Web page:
Lord be good unto me! cried the poor fool, looking out of the coach—Mr. Lovelace!—Madam! turning to the pretended Lady Betty!—Madam! turning to the niece, my hands and eyes lifted up—Lord be good unto me!

What! What! What! my dear.

He pulled the string—What need to have come this way? said he—But since we are, I will but ask a question—My dearest life, why this apprehension?

The coachman stopped: his servant, who, with one of her’s was behind, alighted—Ask, said he, if I have any letters? Who knows, my dearest creature, turning to me, but we may already have one from the Captain?—We will not go out of the coach!—Fear nothing—Why so apprehensive?—Oh! these fine spirits!—cried the execrable insulter.

Dreadfully did my heart then misgive me: I was ready to faint. Why this terror, my life? you shall not stir out of the coach but one question, now the fellow has drove us this way.

Your lady will faint, cried the execrable Lady Betty, turning to him—My dearest Niece! (niece I will call you, taking my hand)—we must alight, if you are so ill.—Let us alight—only for a glass of water and hartshorn—indeed we must alight.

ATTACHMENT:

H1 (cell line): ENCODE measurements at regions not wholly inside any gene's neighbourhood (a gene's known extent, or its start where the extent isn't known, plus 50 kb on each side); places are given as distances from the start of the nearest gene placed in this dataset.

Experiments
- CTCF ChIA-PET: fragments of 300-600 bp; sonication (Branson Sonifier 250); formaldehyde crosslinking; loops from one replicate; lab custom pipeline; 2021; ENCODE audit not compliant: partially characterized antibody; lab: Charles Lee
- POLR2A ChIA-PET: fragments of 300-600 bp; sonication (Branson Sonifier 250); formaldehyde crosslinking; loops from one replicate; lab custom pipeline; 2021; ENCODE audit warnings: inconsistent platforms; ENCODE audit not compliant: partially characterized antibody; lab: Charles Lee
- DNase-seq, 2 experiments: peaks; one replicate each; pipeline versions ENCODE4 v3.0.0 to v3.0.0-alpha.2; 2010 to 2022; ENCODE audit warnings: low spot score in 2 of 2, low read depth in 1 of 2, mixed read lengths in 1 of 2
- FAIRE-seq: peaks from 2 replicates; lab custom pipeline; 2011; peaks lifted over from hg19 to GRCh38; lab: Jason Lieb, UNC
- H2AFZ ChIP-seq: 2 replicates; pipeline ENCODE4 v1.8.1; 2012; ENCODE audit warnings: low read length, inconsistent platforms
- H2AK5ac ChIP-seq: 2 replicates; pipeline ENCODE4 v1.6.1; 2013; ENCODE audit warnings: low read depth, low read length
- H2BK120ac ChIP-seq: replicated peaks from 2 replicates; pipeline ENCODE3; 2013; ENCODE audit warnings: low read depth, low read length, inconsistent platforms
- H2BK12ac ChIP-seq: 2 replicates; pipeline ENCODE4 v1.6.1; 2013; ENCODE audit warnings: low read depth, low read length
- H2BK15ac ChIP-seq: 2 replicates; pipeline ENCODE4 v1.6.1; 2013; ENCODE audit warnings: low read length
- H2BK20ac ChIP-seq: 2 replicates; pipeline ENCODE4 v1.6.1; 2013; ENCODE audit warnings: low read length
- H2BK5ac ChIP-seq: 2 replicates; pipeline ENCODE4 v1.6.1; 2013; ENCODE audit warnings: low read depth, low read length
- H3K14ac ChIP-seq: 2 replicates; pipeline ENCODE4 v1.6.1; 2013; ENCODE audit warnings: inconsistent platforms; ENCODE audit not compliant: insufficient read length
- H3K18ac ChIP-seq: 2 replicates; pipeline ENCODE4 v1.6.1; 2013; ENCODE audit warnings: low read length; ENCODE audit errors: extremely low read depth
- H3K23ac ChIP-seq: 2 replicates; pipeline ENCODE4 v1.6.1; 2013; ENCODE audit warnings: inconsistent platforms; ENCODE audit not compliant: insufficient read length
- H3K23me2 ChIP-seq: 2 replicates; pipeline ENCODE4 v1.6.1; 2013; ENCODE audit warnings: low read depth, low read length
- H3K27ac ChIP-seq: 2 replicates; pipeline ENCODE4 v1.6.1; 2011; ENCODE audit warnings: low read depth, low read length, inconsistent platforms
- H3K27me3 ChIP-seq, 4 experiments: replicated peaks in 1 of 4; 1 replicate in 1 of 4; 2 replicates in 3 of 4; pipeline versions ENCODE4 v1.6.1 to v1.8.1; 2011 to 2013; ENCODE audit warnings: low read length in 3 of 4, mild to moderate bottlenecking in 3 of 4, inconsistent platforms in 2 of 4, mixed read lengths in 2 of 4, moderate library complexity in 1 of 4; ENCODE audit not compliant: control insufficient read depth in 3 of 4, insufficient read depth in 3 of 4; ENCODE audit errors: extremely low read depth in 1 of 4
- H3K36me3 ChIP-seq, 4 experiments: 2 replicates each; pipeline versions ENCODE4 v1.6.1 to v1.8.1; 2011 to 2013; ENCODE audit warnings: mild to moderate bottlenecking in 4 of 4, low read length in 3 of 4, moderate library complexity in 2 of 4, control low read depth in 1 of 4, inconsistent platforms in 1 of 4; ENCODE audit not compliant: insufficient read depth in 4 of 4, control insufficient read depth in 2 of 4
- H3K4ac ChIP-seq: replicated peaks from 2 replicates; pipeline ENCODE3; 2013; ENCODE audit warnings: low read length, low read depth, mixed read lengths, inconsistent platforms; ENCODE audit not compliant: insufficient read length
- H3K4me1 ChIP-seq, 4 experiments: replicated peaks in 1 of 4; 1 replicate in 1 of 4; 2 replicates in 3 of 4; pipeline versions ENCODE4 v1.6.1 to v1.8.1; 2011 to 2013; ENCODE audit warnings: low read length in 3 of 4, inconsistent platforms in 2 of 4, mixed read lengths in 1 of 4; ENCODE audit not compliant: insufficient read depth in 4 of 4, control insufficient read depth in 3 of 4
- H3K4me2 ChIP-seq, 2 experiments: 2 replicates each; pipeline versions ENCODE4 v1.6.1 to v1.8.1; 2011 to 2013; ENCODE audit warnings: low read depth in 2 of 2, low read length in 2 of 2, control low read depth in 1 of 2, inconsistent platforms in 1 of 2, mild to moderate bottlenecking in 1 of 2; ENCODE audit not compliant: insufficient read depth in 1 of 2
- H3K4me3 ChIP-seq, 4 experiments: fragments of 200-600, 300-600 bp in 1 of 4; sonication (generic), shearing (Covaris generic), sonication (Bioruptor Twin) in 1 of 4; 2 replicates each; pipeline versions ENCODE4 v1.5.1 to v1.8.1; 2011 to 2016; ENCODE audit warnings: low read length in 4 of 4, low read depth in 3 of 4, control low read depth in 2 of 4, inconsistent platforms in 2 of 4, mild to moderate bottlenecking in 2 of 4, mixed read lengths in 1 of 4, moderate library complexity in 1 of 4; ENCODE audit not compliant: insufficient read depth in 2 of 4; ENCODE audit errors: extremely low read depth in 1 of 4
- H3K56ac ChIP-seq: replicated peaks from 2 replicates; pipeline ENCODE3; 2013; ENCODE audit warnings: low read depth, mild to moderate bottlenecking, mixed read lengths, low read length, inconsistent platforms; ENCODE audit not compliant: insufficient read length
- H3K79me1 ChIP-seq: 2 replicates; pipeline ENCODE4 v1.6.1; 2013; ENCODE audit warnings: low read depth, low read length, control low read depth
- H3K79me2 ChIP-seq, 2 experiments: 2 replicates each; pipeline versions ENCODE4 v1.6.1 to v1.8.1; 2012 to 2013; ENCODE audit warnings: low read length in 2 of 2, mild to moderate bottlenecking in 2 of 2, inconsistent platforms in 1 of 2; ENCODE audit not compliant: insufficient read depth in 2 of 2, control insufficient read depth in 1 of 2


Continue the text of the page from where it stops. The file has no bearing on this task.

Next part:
No, no, no—I am well—quite well—Won’t the man drive on?—I am well—quite well—indeed I am.—Man, drive on, putting my head out of the coach—Man, drive on!—though my voice was too low to be heard.

The coach stopt at the door. How I trembled!

Dorcas came to the door, on its stopping.

My dearest creature, said the vile man, gasping, as it were for breath, you shall not alight—Any letters for me, Dorcas?

There are two, Sir. And here is a gentleman, Mr. Belton, Sir, waits for your honour; and has done so above an hour.

I’ll just speak to him. Open the door—You sha’n’t step out, my dear—A letter perhaps from Captain already!—You sha’n’t step out, my dear.

I sighed as if my heart would burst.

But we must step out, Nephew: your lady will faint. Maid, a glass of hartshorn and water!—My dear you must step out—You will faint, child—We must cut your laces.—[I believe my complexion was all manner of colours by turns]—Indeed, you must step out, my dear.